Air Transport World

Pilots' walkabout boost Australian. (Australian Airlines) (company profile)

Melbourne-At about this time last year, everything was going great at Australian Airlines. The government-owned domestic carrier was putting the final touches on a record year, an operating profit of AUS$108.5 million for the financial year ended June 30, 1989. This was nearly double the profit for the previous year, which also was very good. But perhaps more satisfying to the people at Australian, particularly then-Managing Director/CEO James Strong, the airline was scoring some heavy hits on its longtime adversary, Ansett Airlines. For the first time in anyone's memory, Australian was taking lucrative business traffic away from Ansett. it was doing this well enough that in September, 1 988, it actually took the lead in market share for the first time and then established a commanding lead by March, 1989. A research firm showed that at that time, Australian actually had 47.4% of the business market, while Ansett had only 36%. State-owned underdog

Through most of its existence under Australia's two-airline policy (TAP), Australian, formerly Trans Australia Airlines, was the government-owned underdog against the privately owned Ansett. The TAP assured survival of both carriers and a fair amount of protection but Ansett, with its vast holdings under the Sir Peter AbelesRupert Murdoch empire, always seemed to have the edge.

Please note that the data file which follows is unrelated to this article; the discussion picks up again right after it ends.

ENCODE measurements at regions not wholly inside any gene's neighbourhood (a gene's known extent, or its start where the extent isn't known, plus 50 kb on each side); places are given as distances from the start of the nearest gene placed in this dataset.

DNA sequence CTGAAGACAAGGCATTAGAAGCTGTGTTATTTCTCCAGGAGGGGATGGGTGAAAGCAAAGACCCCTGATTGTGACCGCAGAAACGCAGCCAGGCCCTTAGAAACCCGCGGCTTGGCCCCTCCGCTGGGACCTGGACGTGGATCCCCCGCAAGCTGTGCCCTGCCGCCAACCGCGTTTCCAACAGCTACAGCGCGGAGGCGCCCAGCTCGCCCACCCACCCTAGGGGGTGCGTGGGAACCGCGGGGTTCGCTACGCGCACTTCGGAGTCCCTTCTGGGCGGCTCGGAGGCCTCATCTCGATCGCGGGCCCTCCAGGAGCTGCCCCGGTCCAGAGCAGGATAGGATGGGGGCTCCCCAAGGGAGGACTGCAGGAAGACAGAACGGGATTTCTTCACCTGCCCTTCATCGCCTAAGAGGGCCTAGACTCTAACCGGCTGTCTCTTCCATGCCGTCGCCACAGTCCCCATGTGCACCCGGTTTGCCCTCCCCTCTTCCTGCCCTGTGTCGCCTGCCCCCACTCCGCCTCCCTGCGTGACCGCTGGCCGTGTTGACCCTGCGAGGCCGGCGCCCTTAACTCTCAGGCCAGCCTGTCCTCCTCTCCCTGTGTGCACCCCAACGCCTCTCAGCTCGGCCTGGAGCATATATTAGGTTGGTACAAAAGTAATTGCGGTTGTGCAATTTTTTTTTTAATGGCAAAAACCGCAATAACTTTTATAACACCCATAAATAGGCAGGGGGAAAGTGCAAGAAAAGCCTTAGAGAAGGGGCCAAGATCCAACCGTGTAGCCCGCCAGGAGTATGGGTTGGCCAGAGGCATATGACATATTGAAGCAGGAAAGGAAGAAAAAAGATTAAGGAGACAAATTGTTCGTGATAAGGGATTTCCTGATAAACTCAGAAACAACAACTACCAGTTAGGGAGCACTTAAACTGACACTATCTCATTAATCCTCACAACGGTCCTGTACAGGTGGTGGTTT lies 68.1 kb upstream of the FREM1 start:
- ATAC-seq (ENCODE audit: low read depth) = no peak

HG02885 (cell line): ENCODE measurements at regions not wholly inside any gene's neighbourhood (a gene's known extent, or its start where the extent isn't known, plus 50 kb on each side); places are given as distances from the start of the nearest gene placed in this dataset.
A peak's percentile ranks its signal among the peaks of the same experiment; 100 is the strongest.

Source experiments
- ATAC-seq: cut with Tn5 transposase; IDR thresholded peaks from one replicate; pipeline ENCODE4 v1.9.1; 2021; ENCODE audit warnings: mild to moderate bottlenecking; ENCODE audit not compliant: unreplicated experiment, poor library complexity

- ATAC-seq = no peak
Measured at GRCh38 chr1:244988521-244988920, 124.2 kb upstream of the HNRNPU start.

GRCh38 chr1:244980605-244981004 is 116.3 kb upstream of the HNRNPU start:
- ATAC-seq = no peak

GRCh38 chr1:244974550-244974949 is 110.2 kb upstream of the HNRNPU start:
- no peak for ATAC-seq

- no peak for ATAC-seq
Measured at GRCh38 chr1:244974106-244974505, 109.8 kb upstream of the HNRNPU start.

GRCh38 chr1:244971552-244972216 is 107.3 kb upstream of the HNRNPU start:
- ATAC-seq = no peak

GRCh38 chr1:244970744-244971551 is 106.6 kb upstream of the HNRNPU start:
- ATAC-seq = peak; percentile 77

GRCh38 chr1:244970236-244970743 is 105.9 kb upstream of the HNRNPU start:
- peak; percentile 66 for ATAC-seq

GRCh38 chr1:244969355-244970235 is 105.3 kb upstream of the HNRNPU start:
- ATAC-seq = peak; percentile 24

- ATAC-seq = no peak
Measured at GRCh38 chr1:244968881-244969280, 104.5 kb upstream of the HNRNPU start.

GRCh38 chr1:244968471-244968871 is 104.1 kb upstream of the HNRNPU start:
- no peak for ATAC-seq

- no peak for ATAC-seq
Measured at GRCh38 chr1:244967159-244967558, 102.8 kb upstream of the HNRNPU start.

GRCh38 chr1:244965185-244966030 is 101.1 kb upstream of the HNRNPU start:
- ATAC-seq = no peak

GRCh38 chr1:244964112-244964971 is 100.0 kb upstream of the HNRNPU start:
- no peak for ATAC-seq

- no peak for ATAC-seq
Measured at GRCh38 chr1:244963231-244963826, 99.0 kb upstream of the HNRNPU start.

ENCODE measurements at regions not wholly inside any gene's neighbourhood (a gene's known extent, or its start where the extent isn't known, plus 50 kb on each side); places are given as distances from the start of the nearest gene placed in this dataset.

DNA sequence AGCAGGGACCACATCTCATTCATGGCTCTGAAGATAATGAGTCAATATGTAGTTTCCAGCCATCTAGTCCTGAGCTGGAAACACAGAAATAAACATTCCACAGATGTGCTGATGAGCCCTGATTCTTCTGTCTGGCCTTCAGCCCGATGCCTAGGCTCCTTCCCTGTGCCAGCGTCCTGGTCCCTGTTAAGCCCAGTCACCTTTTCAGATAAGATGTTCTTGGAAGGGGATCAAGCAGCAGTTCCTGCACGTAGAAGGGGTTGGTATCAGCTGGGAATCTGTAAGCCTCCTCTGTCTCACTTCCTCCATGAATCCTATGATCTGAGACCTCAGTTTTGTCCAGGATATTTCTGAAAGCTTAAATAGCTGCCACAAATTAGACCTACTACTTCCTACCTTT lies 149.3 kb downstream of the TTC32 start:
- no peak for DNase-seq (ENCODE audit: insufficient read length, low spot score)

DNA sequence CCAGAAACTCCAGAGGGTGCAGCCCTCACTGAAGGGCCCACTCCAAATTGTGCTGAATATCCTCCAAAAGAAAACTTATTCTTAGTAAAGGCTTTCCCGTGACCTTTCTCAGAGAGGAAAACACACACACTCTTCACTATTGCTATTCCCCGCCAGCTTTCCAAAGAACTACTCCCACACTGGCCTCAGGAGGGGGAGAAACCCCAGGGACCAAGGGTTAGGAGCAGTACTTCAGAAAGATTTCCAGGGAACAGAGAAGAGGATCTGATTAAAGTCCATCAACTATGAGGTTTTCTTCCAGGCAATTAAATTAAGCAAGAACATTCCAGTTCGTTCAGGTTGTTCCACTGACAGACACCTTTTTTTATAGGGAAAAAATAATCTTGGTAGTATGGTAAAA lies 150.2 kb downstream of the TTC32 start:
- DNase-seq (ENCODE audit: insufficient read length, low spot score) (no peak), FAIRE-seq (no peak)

Much of the credit for Australian's recent success goes to the youthful Strong ATW, 6/87) who renamed it in 1986, greatly changed the spirit and attitudes of the 10,000 or so employees and set the tone for a new, more competitive, service-oriented operation designed chiefly to attract the frequent business flier. Strong also is credited with establishing a yield-management system and doing other things to put the airline on a sounder financial footing. By this time last year, many of his programs were bearing fruit and the airline generally was on a roll. Then things began to come apart, not only at the airline but for airlines in Australia in general and in the country's economy as well. In one of the first blows to the airline, the government decreed that all CEOs running government-owned things such as airlines and the post office would have to reapply for their jobs, which already had the undesirable feature of salary caps. The youthful Strong was offered, and took, a much-befter-paying position with a law firm. Now the government's program is entering its next phase. All executives reporting to the CEOs must reapply for their jobs, again making things interesting at Australian and Oantas. So much for management stability. Also, during the second half of the airline's financial year-the first half of 1989the tourist boom that had begun in 1986 began to slow. In all fairness, few observers expected it to maintain the torrid pace of 1988, when the bicentennial and the spurt of interest from U. …

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